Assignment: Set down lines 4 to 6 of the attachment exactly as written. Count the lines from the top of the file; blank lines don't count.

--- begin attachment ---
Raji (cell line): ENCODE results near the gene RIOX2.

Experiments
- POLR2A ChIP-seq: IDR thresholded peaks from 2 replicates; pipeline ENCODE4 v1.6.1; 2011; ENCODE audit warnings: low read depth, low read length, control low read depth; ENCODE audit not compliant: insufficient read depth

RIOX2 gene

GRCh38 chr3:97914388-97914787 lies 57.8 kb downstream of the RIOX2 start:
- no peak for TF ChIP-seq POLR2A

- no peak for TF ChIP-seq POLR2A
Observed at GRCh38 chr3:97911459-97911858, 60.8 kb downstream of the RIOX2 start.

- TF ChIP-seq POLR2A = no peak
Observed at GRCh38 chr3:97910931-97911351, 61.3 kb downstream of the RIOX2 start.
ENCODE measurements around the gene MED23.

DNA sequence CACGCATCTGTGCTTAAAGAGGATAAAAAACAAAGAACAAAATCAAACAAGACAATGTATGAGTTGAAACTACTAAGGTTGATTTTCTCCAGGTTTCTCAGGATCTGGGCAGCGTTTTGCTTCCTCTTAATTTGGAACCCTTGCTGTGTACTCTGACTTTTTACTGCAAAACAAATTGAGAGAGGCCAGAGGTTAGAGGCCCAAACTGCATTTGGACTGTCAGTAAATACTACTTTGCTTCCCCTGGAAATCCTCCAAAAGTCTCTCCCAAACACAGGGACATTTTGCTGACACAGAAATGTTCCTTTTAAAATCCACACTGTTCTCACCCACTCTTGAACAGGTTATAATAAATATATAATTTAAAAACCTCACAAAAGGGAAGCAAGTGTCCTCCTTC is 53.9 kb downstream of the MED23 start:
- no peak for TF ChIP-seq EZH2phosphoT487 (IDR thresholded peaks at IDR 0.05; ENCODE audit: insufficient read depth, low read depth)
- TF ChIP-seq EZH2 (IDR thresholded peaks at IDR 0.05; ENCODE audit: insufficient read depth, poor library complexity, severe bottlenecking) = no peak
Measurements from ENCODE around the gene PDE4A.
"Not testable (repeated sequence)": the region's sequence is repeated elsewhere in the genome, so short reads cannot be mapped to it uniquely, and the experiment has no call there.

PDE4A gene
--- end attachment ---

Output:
RIOX2 gene

GRCh38 chr3:97914388-97914787 lies 57.8 kb downstream of the RIOX2 start:
- no peak for TF ChIP-seq POLR2A